What You Need to Know about Alcohol Fueled Violence

When the news of this came on TV, I just had to write about it. What does this have to do with parents of toddlers? More than you could imagine. In fact, no matter what age your children are, this will touch your heart.

Recently, police across Australia and New Zealand united in an operation to curb violence on the streets on Friday and Saturday nights, particularly alcohol fuelled violence.

The culture we create in our homes becomes the culture we see in society as a whole.

symptoms of the problem

St Vincent’s Hospital spokesman David Faktor said alcohol-fuelled violence was an epidemic in Sydney. ”Alcohol is too readily available and we’re too lax in terms of our laws in inhibiting that availability,” he said.

As part of this operation in Sydney alone, police arrested more than 200 people, and laid more than 400 charges. This included a man who allegedly urinated on a patrol car at Sydney Olympic Park and another who allegedly hit an officer on the head with a chair.Mr Kaldas made a very good point, one I believe many people, including parents, don’t fully understand when he said: “The bottom line is people must begin to realise that their actions can have really negative long-term impacts on their lives and the lives of others.  

A few stats

Queensland has the highest assault rate on the eastern seaboard, with 3.1 per cent of over-14s assaulted compared to 2.7 per cent in NSW and 3 per cent in Victoria.

In Queensland, 437,000 assaults involved 111,700 victims in 2011/12 – with 30.5 per cent assaulted at least three times.

Source: ABS 2012

tragic examples

Thomas Kelly was a young man with a bright future who died in July 2012 after he was king hit during a night out in Kings Cross. ”I don’t think Thomas Kelly’s family will ever get over what happened to him.’ said Mr Kaldas.

More than two-thirds of men who had been assaulted reported that the perpetrator was under the influence of alcohol or drugs at the time, according to data published last week.
As I write this, 23 year old Michael McEwan is in hospital in critical condition after being attacked near Bondi Beach about 1:45am Saturday morning in an alcohol fuelled violence attack.
Another young man had his head stomped on after he was set upon by four people outside a Sydney city nightclub. And a 48-year-old was hit in the head from behind at Rozelle.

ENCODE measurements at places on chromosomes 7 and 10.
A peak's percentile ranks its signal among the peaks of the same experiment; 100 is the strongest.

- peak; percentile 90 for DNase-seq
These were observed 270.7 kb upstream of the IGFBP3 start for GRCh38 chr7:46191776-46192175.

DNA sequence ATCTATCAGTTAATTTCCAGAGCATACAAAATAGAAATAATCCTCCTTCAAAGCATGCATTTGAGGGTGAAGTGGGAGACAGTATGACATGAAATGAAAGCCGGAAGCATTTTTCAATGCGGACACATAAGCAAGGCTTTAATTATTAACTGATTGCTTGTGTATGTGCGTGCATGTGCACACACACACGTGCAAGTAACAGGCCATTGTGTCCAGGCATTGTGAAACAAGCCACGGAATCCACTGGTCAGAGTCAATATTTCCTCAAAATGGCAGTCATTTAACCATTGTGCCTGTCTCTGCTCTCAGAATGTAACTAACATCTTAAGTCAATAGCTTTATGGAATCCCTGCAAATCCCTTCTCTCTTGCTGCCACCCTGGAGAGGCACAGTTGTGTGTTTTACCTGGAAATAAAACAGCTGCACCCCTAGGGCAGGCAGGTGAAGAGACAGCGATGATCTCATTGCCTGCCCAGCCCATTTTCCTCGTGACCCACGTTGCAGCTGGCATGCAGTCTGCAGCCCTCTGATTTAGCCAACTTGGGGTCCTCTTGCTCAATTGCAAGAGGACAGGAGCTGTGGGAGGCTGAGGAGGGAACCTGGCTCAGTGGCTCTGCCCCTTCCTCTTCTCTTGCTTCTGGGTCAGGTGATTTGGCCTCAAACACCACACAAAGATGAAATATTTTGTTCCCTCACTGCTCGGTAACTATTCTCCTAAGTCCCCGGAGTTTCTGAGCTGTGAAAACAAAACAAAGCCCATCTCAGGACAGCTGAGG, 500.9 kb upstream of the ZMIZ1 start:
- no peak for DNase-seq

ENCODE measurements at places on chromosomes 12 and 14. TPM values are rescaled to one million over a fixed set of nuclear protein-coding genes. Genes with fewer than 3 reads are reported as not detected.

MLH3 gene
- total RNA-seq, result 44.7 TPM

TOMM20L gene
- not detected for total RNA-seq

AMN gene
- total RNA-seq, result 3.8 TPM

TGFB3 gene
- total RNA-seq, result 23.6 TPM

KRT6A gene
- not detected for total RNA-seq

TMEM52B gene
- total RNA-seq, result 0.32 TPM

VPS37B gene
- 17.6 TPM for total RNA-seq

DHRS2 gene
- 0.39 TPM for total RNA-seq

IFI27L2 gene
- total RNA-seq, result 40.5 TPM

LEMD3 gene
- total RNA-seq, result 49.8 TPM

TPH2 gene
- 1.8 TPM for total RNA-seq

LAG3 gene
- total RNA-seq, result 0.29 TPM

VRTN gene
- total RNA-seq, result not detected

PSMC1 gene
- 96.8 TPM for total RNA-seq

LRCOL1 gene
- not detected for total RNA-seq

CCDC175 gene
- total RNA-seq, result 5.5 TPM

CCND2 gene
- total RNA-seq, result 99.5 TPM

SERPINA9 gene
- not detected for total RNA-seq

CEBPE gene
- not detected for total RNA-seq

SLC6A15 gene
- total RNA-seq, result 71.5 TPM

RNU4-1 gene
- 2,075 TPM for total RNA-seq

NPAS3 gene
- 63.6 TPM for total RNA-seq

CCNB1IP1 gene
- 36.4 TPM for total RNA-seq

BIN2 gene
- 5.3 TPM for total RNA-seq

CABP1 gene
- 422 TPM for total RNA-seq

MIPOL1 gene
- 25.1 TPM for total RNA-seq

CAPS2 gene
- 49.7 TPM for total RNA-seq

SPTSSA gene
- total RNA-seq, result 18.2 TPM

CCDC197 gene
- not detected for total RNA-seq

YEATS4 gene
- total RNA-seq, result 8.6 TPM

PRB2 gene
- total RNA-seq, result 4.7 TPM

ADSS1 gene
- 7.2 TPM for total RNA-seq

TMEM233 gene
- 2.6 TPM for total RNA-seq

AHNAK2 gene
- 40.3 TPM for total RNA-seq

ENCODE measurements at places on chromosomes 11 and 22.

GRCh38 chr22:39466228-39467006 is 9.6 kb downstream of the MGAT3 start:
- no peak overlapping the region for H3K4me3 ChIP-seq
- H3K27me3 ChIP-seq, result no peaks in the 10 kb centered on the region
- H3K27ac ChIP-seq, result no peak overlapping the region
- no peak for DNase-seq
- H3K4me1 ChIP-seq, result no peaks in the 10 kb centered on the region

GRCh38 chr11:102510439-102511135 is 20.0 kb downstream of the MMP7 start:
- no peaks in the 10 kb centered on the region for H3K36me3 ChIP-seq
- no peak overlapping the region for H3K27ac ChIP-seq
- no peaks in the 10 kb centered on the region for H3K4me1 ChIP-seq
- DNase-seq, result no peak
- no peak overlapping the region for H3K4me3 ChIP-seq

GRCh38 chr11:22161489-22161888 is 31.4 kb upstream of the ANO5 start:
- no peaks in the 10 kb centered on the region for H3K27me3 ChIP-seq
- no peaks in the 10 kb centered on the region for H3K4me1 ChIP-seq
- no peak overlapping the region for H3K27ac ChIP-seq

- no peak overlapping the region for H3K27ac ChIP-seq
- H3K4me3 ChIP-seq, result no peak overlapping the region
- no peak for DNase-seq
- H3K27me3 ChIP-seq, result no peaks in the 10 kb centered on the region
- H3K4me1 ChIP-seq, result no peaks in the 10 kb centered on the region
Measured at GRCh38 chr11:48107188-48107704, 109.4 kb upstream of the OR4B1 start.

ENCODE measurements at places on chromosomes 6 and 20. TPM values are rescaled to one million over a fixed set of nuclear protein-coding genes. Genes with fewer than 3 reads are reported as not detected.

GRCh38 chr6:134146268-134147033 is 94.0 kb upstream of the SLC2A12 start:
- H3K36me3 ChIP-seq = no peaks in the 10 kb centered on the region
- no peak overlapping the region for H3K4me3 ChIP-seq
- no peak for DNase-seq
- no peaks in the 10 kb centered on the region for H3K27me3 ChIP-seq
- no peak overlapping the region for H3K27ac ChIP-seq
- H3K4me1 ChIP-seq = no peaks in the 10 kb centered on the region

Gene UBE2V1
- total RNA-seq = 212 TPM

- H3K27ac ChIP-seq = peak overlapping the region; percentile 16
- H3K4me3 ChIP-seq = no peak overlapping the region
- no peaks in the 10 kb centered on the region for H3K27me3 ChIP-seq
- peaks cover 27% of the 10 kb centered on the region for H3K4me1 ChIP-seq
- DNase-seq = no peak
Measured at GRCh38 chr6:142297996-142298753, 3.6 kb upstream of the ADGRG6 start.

A young man was punched in the face in Kings Cross in front of police officers. And a 28-year-old man’s ear was almost almost severed when he was attacked with a glass at a party at a hotel near Wollongong.

While this goes on and while people’s lives and families are left in ruins with horrific consequences, police & security do their best to curb the violence. As a society we look for another band aid fix.

a couple of underlying causes 

Any issue that has been going on for decades and becoming increasingly worse is not going to be fixed overnight. Like anything, if we don’t start towards the correct answer, we certainly won’t achieve one.
Looking at individual incidents and the mindset of those who are the perpetrators, a couple of things are very evident:
1) There is a distinct lack of respect for other people and properly
2) They tend to have an attitude and actions which demand that they can do what they want and have what they want. Similar the 1970’s and 1980’s ‘if it feels good do it’ mantra.

what is the answer? 

1) What do you do in your family culture and language that encourages respect for police, authority, property and people in general? 
 
2) When your children get into trouble at school, at a friend’s house or by a neighbour, do you instantly jump to your child’s defence? Or do you talk to everybody involved to find out the complete story? 
Even if the other authority figure was in the wrong, is there a lesson that your child could learn which could benefit them later in life?
 
3) As alcohol is a major contributor; if you drink alcohol, do you teach and demonstrate to your children how to do so responsibly? And how to look after their mates if they’re drinking?
 
Drunken violence needs to be dealt with, and we all have a part to play. 
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